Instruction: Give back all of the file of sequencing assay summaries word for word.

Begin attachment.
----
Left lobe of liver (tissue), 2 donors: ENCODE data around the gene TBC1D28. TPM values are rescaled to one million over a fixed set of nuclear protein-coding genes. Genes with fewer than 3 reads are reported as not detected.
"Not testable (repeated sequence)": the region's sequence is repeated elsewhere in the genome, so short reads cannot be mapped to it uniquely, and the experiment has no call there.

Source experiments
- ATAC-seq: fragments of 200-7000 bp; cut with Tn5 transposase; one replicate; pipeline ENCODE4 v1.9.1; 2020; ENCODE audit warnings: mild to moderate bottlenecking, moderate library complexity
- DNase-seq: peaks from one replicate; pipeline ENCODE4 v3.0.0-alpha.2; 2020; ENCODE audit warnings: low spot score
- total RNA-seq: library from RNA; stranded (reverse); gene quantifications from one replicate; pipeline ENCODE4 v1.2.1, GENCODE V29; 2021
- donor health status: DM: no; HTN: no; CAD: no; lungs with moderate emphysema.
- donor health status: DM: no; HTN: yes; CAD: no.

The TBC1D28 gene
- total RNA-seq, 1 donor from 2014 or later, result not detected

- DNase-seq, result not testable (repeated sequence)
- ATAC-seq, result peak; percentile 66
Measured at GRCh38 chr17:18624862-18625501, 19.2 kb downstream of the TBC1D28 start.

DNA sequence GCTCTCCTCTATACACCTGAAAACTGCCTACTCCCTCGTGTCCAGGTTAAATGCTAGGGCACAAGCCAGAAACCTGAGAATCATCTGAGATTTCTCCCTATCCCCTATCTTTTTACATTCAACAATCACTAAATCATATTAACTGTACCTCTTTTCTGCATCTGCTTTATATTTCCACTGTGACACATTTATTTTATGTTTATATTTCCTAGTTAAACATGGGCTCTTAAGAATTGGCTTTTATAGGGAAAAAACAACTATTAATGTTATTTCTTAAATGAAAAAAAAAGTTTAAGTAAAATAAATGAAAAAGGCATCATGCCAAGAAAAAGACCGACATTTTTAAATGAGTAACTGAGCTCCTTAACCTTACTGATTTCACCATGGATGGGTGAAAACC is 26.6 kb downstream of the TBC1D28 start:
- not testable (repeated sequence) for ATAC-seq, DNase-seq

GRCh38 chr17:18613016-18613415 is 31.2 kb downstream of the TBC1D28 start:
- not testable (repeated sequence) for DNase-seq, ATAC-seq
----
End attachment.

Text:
Left lobe of liver (tissue), 2 donors: ENCODE data around the gene TBC1D28. TPM values are rescaled to one million over a fixed set of nuclear protein-coding genes. Genes with fewer than 3 reads are reported as not detected.
"Not testable (repeated sequence)": the region's sequence is repeated elsewhere in the genome, so short reads cannot be mapped to it uniquely, and the experiment has no call there.

Source experiments
- ATAC-seq: fragments of 200-7000 bp; cut with Tn5 transposase; one replicate; pipeline ENCODE4 v1.9.1; 2020; ENCODE audit warnings: mild to moderate bottlenecking, moderate library complexity
- DNase-seq: peaks from one replicate; pipeline ENCODE4 v3.0.0-alpha.2; 2020; ENCODE audit warnings: low spot score
- total RNA-seq: library from RNA; stranded (reverse); gene quantifications from one replicate; pipeline ENCODE4 v1.2.1, GENCODE V29; 2021
- donor health status: DM: no; HTN: no; CAD: no; lungs with moderate emphysema.
- donor health status: DM: no; HTN: yes; CAD: no.

The TBC1D28 gene
- total RNA-seq, 1 donor from 2014 or later, result not detected

- DNase-seq, result not testable (repeated sequence)
- ATAC-seq, result peak; percentile 66
Measured at GRCh38 chr17:18624862-18625501, 19.2 kb downstream of the TBC1D28 start.

DNA sequence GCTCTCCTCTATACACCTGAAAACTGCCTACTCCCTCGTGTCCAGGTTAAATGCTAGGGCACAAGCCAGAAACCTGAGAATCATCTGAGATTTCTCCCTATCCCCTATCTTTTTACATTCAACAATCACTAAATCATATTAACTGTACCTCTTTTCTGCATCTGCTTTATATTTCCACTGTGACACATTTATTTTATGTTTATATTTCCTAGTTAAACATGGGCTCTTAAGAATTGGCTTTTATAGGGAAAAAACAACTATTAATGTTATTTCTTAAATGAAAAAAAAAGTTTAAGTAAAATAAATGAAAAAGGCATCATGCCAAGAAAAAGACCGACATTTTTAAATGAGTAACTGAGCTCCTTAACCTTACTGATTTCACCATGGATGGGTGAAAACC is 26.6 kb downstream of the TBC1D28 start:
- not testable (repeated sequence) for ATAC-seq, DNase-seq

GRCh38 chr17:18613016-18613415 is 31.2 kb downstream of the TBC1D28 start:
- not testable (repeated sequence) for DNase-seq, ATAC-seq